When parents read to their children the difference shows in children’s behavior and academic performance. And according to a new study, the difference also shows in their brain activity.
Researchers looked at children ages 3 to 5 who underwent brain scans called functional magnetic resonance imaging (fMRI) while listening to a pre-recorded story. The parents answered questions about how much they read to, and communicated with, their children.
The researchers saw that, when the young children were being told a story, a number of regions in the left part of the brain became active. These are the areas involved in understanding the meaning of words and concepts and also in memory. These same brain regions have been found to be active when older children listen to stories or read.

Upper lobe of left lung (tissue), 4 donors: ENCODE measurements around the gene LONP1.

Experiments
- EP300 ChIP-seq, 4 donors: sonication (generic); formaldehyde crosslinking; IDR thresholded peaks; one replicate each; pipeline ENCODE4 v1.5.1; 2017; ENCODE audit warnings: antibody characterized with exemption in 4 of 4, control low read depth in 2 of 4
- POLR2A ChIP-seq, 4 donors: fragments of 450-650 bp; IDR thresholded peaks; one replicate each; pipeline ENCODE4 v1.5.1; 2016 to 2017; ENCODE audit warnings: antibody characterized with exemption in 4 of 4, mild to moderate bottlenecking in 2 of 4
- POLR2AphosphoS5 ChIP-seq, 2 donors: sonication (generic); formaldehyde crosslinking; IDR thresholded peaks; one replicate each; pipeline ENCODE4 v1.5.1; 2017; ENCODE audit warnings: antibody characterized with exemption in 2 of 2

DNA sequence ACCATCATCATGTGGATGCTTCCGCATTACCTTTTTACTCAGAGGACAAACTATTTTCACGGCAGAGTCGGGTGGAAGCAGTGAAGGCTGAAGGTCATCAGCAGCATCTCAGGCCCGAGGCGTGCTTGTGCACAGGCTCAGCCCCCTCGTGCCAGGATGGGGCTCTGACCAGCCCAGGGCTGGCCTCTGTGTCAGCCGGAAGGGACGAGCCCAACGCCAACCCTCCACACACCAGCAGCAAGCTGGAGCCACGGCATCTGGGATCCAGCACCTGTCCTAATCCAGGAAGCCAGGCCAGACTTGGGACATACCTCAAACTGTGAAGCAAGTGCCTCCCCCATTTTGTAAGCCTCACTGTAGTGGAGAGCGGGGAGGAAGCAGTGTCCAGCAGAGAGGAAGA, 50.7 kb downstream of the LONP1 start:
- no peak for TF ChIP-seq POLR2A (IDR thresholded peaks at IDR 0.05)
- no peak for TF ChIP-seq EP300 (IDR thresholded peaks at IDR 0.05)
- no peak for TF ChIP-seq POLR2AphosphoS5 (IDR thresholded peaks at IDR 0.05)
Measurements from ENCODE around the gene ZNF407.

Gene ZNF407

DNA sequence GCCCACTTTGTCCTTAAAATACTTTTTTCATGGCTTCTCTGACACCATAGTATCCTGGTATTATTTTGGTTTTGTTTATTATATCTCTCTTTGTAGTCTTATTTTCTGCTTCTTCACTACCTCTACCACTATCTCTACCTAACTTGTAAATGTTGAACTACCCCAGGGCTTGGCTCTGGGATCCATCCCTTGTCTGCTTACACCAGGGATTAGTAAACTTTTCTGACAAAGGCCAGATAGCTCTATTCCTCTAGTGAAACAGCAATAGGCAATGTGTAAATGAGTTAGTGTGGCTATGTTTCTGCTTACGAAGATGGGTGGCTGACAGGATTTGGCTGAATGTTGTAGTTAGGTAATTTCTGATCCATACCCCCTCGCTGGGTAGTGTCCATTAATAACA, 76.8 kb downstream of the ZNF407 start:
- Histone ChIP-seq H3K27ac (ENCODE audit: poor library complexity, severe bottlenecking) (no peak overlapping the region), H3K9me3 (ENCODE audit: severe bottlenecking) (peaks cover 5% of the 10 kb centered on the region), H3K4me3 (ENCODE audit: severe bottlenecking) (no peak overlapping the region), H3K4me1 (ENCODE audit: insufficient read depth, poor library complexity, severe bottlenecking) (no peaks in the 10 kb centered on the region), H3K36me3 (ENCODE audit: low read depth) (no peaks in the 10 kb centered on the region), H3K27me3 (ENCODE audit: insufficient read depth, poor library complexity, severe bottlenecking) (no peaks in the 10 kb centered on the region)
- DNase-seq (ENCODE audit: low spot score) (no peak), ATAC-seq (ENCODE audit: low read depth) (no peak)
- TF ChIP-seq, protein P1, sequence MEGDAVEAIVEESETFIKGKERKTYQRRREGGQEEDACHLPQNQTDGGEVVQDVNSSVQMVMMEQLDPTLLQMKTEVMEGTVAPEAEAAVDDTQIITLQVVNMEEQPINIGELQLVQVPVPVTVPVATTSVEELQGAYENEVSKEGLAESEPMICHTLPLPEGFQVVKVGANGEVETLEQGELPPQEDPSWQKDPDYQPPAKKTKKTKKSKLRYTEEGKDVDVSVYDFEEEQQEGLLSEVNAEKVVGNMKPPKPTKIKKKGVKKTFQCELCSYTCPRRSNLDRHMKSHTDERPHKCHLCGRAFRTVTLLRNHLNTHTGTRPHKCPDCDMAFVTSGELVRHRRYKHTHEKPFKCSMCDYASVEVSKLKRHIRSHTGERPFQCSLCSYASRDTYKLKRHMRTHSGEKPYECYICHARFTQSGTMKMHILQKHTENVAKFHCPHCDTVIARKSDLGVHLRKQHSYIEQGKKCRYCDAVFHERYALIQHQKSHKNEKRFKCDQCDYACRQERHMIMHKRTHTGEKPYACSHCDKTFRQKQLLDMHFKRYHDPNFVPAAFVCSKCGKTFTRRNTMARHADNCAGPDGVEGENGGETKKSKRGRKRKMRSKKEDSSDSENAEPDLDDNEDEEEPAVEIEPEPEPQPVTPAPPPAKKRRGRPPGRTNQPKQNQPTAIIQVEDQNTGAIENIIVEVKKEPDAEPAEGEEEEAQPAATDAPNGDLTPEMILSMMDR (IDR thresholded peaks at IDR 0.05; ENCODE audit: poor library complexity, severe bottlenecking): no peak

This study shows that the development of this area starts at a very young age, said Tzipi Horowitz-Kraus, program director of the Reading and Literacy Discovery Center at Cincinnati Children’s Hospital. Horowitz-Kraus is one of the authors of the study, which was led by Dr. John S. Hutton, pediatrician at Cincinnati Children’s Hospital. It was published on Monday in the journal Pediatrics. …View the entire CNN article